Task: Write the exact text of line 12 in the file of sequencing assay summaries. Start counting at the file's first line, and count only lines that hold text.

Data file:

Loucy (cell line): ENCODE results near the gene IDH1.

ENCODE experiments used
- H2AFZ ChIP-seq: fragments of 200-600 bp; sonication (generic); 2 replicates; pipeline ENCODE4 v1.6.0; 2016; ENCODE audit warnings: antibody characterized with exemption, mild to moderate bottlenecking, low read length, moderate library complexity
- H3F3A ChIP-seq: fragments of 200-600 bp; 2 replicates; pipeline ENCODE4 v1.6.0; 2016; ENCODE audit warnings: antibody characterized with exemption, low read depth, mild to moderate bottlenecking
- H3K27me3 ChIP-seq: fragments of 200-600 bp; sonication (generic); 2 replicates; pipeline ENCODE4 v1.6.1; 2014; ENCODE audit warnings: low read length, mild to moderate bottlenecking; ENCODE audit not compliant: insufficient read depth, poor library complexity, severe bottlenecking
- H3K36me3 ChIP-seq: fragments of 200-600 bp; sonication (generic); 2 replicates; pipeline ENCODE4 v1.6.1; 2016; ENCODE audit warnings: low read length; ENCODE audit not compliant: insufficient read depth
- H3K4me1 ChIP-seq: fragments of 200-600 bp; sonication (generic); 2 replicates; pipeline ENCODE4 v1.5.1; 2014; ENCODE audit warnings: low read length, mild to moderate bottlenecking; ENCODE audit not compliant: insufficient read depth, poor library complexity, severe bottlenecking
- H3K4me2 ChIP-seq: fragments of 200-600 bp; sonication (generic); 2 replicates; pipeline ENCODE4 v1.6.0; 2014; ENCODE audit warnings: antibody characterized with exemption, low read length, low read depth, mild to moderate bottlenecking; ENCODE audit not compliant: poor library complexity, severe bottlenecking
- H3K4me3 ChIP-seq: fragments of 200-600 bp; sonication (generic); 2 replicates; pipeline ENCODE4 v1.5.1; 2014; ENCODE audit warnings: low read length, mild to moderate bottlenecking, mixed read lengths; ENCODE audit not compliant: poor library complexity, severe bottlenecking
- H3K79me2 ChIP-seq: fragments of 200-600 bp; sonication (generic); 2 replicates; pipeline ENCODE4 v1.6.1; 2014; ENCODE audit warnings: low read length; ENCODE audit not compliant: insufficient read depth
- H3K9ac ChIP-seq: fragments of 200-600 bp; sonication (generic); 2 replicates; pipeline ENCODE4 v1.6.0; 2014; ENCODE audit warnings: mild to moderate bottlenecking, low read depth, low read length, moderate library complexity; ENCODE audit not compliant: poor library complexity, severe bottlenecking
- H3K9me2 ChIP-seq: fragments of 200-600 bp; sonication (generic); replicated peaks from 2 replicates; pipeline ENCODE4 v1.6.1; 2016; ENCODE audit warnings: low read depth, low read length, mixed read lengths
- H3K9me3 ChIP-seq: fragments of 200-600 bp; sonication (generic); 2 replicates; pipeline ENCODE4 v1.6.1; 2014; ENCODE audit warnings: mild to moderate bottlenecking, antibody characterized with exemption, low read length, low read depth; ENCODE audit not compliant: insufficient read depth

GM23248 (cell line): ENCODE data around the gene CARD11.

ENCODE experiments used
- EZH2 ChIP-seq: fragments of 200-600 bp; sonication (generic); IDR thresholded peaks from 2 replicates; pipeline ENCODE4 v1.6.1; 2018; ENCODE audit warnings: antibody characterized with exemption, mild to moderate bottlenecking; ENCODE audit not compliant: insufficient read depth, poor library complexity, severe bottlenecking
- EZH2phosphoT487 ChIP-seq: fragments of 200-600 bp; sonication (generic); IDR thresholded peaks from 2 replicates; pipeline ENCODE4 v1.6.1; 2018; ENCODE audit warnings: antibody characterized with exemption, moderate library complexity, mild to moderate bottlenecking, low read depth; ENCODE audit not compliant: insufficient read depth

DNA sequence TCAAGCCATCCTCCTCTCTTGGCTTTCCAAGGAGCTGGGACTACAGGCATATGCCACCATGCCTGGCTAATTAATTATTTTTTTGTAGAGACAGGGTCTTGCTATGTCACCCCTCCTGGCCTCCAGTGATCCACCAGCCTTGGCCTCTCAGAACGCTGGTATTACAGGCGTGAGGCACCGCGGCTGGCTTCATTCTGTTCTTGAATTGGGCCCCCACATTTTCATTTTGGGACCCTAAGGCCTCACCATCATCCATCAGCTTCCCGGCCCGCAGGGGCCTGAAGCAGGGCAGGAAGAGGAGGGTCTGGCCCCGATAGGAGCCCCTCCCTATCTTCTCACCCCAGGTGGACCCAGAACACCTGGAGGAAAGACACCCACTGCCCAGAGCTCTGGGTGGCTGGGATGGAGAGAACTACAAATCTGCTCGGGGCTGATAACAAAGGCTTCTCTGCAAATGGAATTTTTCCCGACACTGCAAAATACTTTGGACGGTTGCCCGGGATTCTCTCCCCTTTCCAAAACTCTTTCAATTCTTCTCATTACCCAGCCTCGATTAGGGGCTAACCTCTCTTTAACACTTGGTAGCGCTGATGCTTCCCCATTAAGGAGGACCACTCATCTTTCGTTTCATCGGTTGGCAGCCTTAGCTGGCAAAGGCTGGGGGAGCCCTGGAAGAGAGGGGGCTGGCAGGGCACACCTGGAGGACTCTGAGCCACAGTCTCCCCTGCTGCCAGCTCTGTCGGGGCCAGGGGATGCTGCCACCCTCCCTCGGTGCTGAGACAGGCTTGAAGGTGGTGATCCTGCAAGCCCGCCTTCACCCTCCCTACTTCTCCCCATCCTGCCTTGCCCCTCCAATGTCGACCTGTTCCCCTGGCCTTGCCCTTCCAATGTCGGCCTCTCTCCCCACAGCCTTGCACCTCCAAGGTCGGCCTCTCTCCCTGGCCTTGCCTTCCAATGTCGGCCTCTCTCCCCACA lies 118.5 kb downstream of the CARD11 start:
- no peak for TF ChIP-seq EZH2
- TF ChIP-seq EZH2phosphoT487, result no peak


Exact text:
- H3K9me2 ChIP-seq: fragments of 200-600 bp; sonication (generic); replicated peaks from 2 replicates; pipeline ENCODE4 v1.6.1; 2016; ENCODE audit warnings: low read depth, low read length, mixed read lengths